Maciel Island

Starting in the year 2003, due to two cases of police brutality, AMBRU began working in Isla Maciel with the initial goal of aiding families of the victims. However, other members of the community who had been victims of police violence began to come forward. It quickly became clear that the scope of the problem was much larger than had first been thought. This led Association Miguel Brue to redefine their strategies for working with families, kids, and adolescents in Isla Maciel and begin to envision a larger and more long-term project.

The general goal of the project that AMBRU began in Isla Maciel was to provide people with the tools so that they could improve their quality of life while reinforcing political values through empowerment.

The Association worked to help generate an organization comprised of the residents of Isla Maciel that allowed them to take collective action to better their quality of life.

At the start, the organization worked at a club, the 3rd of February, in precarious conditions until 2005, when a member of the community that supported the work of AMBRU donated the use of a warehouse that had formerly been a shoe factory for a term of two years.

Association Miguel Bru accompanied and supported members of the community in making denouncements against police brutality, organizing marches at the police station, using the news media to generate publicity, and creating links between various social actors in the neighbourhood such as the school, the health clinic, the church, and other organizations. During the weekends, food was served at the warehouse in a program sustained by members of the neighbourhood.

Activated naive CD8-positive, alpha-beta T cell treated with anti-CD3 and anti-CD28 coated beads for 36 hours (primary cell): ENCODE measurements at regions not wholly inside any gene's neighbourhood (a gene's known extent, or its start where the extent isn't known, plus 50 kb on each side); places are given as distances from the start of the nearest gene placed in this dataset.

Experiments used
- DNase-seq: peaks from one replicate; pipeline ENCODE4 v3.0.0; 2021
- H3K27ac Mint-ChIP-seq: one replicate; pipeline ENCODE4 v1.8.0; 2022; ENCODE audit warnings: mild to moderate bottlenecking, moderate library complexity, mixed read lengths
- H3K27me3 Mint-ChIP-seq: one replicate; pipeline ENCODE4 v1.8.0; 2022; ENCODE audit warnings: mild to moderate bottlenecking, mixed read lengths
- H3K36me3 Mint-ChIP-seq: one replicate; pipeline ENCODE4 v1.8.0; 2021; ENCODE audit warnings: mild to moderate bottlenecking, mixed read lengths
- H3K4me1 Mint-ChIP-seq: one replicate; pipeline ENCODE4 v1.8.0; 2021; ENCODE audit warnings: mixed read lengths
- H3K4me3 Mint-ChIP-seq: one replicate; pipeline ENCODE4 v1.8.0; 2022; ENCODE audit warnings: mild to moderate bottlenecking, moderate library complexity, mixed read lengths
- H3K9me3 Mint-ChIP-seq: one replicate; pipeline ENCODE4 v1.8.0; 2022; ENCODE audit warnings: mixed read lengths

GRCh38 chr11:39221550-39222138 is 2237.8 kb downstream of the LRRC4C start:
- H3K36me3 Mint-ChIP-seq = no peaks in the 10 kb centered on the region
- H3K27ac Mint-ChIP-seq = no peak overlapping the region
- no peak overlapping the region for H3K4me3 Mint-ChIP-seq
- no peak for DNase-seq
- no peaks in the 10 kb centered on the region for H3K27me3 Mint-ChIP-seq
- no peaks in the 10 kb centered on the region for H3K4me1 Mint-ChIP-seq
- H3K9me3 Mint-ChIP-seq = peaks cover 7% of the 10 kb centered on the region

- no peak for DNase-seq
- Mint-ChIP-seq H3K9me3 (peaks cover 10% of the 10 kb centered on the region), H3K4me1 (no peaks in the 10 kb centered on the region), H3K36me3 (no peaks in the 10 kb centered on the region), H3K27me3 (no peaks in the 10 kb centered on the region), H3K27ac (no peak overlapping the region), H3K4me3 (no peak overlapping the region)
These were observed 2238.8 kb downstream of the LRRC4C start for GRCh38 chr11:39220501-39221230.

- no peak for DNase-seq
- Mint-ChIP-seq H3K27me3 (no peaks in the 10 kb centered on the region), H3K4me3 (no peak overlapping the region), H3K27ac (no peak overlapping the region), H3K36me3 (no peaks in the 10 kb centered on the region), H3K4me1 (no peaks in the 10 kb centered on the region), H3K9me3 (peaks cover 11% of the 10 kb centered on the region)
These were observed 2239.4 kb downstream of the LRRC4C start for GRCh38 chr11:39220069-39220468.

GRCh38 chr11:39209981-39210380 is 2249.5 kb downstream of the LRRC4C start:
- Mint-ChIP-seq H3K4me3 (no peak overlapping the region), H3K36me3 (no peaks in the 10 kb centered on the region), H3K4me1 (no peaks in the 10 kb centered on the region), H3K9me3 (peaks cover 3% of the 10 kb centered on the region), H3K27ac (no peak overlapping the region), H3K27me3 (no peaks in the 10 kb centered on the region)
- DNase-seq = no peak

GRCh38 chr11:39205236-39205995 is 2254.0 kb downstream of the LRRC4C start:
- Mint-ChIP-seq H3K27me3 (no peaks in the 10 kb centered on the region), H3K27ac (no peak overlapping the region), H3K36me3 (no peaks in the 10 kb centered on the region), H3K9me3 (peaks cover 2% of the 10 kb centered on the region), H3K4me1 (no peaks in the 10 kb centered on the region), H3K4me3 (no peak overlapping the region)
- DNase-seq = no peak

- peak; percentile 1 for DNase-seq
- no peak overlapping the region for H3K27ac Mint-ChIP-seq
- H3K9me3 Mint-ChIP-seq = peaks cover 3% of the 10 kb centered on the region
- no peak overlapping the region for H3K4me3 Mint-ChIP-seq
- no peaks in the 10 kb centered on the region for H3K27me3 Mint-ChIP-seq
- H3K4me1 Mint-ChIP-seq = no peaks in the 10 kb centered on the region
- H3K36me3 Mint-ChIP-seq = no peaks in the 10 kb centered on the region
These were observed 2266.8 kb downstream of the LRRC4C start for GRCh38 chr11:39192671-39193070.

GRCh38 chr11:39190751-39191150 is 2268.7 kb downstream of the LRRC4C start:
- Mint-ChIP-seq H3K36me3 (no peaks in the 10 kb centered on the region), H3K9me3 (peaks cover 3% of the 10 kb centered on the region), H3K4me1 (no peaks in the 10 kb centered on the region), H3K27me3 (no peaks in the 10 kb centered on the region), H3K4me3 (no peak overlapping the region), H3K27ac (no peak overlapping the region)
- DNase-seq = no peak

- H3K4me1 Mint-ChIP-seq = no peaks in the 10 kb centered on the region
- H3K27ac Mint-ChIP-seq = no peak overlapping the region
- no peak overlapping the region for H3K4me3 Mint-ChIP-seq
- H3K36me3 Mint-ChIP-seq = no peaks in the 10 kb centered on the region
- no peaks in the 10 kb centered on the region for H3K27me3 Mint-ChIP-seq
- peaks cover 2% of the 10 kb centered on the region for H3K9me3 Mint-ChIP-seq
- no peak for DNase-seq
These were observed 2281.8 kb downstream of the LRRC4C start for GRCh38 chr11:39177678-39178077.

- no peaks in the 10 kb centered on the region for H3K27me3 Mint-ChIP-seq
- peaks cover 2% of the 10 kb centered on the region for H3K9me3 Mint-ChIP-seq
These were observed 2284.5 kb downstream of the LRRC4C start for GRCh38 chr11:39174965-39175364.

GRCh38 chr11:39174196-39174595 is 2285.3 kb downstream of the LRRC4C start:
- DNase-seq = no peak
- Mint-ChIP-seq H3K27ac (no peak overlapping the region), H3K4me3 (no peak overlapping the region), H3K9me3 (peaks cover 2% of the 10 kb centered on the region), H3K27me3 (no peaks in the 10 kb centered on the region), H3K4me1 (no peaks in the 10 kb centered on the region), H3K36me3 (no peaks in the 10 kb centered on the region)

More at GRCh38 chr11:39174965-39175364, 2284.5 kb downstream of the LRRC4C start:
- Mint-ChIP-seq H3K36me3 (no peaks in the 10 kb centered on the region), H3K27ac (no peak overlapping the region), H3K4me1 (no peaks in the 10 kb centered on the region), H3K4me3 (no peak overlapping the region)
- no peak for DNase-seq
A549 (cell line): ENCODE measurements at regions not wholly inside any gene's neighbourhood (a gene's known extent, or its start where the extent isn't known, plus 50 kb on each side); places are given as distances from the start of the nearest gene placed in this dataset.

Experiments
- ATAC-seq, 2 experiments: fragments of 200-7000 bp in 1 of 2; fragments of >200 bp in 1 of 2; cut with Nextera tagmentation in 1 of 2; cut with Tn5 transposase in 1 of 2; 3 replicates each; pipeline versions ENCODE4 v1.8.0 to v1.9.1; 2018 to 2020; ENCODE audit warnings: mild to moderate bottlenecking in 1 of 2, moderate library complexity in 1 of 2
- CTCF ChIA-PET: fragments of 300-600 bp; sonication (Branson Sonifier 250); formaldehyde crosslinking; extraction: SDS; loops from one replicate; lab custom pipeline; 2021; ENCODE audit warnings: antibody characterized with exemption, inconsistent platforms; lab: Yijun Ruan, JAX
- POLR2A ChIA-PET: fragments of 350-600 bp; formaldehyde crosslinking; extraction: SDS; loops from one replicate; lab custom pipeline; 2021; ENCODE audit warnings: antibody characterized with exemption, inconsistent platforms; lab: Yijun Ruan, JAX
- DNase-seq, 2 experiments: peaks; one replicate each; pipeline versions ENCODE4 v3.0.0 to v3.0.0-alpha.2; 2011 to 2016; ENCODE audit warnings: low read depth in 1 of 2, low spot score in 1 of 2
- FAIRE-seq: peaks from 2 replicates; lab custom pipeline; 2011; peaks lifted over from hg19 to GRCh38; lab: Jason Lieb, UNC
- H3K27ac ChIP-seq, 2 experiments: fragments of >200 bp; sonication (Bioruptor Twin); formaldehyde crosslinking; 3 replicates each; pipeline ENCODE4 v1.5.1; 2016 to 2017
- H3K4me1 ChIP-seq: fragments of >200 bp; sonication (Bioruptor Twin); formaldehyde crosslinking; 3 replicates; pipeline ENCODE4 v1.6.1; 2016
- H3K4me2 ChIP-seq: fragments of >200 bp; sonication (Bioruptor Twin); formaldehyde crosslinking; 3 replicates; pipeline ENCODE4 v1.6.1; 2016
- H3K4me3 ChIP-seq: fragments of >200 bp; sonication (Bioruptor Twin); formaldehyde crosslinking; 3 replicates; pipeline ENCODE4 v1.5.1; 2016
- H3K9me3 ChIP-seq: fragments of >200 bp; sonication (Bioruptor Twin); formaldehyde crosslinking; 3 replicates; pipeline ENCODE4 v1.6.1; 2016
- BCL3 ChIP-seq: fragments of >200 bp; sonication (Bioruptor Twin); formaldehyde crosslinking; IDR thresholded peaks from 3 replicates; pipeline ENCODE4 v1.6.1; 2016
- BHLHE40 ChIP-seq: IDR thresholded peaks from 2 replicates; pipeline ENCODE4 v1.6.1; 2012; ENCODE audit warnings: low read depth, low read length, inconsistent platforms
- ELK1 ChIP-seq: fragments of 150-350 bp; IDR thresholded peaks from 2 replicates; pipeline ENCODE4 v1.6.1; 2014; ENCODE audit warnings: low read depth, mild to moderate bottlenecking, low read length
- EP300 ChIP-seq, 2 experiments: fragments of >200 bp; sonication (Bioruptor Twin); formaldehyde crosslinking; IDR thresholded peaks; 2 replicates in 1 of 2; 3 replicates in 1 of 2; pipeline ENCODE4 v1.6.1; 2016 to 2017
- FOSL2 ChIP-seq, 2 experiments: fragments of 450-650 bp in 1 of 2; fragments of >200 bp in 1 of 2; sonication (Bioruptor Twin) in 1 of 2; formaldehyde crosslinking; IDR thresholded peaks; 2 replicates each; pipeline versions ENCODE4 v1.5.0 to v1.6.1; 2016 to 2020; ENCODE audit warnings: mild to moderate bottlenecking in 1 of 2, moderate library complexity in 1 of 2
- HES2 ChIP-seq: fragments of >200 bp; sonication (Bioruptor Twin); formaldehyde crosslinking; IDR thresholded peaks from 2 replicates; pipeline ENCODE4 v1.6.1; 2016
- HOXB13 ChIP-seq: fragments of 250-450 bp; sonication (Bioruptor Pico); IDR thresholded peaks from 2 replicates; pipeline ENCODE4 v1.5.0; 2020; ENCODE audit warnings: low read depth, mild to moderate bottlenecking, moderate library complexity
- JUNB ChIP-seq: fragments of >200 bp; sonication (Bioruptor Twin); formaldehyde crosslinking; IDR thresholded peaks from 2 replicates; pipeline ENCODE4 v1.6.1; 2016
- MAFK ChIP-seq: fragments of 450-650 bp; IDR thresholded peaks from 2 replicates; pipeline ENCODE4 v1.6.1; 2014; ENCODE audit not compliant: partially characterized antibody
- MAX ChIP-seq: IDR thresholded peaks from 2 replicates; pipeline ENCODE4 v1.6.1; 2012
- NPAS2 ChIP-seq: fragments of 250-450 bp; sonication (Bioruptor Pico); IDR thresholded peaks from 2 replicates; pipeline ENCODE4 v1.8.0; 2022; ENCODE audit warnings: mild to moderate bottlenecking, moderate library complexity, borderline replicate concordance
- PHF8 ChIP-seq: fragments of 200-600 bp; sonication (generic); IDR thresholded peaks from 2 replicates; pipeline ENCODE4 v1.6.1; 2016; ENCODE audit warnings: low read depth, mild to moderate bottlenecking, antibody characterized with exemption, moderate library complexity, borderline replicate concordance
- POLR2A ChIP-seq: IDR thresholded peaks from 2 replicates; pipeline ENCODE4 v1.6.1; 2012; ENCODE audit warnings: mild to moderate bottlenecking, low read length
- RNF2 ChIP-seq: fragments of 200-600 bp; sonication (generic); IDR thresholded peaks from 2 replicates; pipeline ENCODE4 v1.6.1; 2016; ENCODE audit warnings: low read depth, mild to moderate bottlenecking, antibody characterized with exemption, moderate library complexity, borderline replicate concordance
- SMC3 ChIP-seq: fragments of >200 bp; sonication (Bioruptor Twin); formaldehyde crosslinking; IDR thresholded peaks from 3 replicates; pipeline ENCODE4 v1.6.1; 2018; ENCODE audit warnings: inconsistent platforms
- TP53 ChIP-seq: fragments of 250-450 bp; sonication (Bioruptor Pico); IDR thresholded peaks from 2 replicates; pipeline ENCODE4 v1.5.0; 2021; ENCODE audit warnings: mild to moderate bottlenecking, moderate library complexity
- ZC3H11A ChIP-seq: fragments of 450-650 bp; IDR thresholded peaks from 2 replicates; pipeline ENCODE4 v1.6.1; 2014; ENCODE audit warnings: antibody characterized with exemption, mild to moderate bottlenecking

One group with which the Association worked during this period was made up of about 50 youths from the community. With them, different workshops were developed that reflected their needs and interests. According to the objectives of the project, the workshops were implemented in a space of support and development that allowed a change in their understanding and appreciation of their economic, social, and human rights.

The workshops worked to empower youths to protect their human rights. Students worked collectively to generate ideas about how to address the problems that they had collectively identified as priorities in their community.

The workshops, offered until 2006, were human rights, gender, journalism, photography, baking, haircutting, electricity, and computer skills. All of these were taught by professions that volunteered their time and served as a cornerstone of the project.

Younger children began to be exposed to the activities at the through family members that were part of or led workshops. Due to their ever increasing presence, there began to be demand for workshops aimed at this younger group. The first was on Children’s Rights, which taught through staging puppet shows.

During the year 2006, other workshops developed such as Children’s rights, Homework Help, Photography, and Kids Radio Programs.
Part of the result of the work in the workshops with the children and adolescents was that their work from the Photography and Mural workshops was displayed outside of Isla Maciel at the School of Journalism and Communication of La Plata. Also, the broadcasts created by the workshop on Children’s Radio was presented by the same kids in various radio stations in Buenos Aires.

During the first half of 2007, the children were included at the warehouse with workshops in Cooking and baking, drawing, painting, homework help, and also assisting with the eatery. Now, the Association offers a focus on Communication, Human Rights, in School 6 in Isla Maciel, through workshops in which students document their experiences and their community through photographs and stories, creating a powerful window into their lives.